• Bill Leinweber

  • About Bill Leinweber

    Bill Leinweber's mission is to help businesses and organizations grow by combining efficient processes with great customer and employee experience.

    Bill is the Chief Experience Officer & Owner of Landmark Experience LLC, a consultancy, where he loves to help business leaders walk in their customers' shoes and devise memorable and meaningful experiences for both customers, guests, visitors, employees and business partners. After all, have you ever heard of customer loyalty and business growth without GREAT customer experience?

    Bill's 30 year career spans retail and office products distribution operations in both small, family-owned and global mega-businesses. He has managed customer service operations, sales support, customer on-boarding and business intelligence teams while also serving as an internal consultant and subject matter expert. Bill has helped his past employers improve their customer engagement processes and achieve their goals of customer experience excellence and loyalty.

    Bill loves to talk and speak about customer experience as well, so don't be afraid to ask!

    Bill Leinweber
    Landmark Experience

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Customer Experience Has An Identity Crisis

An open letter to American City Business Journals, Inc and it’s affiliate, Dayton Business Journal, Publisher, Carol Clark
Dear “Biz Journals,”
I need your help. You’re killin’ me here. I need your writers and editors to get on board with customer experience terminology. Your Dayton Business Journal ran an article that came through on my email alert with a link titled, “Southwest tops customer service rankings.” The online headline read, “Report: Top 10 airlines for customer service.”
Your article cited a new Consumer Reports ranking on the nation’s largest airlines. You kept referring to this report as “customer service” in airline satisfaction but it became clear to me as I read your article that Consumer Reports had surveyed the CUSTOMER EXPERIENCE of airline passengers.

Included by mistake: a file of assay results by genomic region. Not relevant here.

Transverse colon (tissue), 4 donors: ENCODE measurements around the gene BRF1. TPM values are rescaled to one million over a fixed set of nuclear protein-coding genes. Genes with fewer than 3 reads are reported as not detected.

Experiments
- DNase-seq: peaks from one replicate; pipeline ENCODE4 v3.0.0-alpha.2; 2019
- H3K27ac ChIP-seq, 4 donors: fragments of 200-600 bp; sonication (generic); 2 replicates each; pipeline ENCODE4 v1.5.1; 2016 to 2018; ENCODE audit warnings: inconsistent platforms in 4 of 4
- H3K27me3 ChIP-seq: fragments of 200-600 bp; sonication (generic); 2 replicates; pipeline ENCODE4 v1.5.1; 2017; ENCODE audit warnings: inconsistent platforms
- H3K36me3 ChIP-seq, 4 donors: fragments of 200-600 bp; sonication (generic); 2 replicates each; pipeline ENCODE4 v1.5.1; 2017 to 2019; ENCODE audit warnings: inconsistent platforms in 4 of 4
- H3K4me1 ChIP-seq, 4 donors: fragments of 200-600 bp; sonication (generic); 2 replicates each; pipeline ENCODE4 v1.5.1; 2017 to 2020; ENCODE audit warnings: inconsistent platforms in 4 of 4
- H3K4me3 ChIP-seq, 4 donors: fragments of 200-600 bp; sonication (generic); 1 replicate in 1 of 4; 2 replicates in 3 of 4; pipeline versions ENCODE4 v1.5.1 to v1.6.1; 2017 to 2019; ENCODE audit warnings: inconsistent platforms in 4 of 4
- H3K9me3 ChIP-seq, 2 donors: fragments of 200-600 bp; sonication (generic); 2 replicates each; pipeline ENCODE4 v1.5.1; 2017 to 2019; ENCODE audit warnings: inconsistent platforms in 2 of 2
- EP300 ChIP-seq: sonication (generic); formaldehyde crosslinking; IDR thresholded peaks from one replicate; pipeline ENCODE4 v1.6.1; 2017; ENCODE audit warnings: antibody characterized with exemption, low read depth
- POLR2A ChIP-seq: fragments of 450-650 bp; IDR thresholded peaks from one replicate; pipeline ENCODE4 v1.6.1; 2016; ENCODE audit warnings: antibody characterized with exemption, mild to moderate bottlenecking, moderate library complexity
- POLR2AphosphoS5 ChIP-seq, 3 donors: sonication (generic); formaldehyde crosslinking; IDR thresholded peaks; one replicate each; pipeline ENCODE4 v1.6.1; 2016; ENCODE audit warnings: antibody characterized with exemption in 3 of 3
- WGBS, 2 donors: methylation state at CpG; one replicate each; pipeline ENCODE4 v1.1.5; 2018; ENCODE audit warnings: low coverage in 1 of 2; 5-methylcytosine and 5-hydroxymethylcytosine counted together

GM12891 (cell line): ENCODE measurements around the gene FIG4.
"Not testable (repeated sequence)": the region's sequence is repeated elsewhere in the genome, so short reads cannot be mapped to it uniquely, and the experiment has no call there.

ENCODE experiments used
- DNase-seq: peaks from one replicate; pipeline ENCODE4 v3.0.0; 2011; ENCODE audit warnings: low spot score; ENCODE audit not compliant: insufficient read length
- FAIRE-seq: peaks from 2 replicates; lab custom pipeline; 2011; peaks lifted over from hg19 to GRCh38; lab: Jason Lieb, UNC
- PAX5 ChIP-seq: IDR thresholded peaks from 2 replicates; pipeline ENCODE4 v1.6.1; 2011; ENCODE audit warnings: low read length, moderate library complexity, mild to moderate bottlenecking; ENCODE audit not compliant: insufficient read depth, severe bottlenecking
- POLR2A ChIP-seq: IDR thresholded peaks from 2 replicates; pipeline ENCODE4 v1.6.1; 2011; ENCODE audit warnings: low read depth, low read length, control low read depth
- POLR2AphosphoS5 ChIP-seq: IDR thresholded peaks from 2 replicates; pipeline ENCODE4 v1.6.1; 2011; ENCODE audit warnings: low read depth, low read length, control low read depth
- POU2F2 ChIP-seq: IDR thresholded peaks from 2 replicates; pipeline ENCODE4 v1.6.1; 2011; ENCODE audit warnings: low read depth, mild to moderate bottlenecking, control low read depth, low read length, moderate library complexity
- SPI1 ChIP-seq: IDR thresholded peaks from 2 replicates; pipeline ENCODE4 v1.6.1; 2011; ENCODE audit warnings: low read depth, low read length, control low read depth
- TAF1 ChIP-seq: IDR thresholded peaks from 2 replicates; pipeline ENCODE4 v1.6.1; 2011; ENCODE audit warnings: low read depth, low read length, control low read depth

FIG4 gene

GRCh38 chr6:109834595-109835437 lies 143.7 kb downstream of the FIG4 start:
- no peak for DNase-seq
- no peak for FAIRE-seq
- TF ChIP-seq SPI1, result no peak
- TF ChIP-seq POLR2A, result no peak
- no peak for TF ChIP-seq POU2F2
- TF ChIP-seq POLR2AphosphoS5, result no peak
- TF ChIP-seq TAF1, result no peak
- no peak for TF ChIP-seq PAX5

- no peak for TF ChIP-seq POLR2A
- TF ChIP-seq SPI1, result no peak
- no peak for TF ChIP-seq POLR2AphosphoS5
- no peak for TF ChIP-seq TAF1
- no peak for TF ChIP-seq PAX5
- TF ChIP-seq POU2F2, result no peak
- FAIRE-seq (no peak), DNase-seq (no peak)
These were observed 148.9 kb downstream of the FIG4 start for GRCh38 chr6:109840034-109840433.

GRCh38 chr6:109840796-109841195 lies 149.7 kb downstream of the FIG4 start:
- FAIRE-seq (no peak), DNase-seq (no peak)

The report measured satisfaction on ease of check-in, cabin-crew service, cabin cleanliness, baggage handling, seat comfort and in-flight entertainment. The most frequent complaints, your article stated, were uncomfortable seats and excessive fees.
So, what’s the big deal, you say? Customer Service, Customer Experience, what’s the dif? I’ll make a wager that if you asked 10 people, “What do you think of airline customer service,” 9 of them would think you’re talking about service at the other end of an 800 number, not seat comfort. So if we just read your headlines and don’t read the article, we’re being misguided. 
Oh sure, airlines provide “non-stop service” to here and there so it’s fair to use service in that context. But Consumer Reports own online article states, “Almost 15,000 readers told us about their experiences on 29,720 domestic flights” and “..opinion of today’s flying experience…” I mean, c’mon, since when are seat comfort and excessive fees considered “customer service?”
Why does it matter? It matters because guys like me are out here trying to spread the word with business owners and CEO’s about the importance of customer experience, about weaving continuity throughout customer interactions so that the overall experience is positive, memorable and loyalty-driving. Spreading the good word about customer experience is hard enough without another powerful force out there confusing the issue with word mis-usage. So I need your help in using the correct words, despite what appears to you to be merely a nuance. 
So let’s agree that I won’t abbreviate “Biz Journal” any more if you won’t homogenize customer experience into the generic customer service nomenclature.
Deal? Thanks. Love ‘ya, mean it. 
Your loyal reader,
Bill Leinweber
Customer Experience Expert

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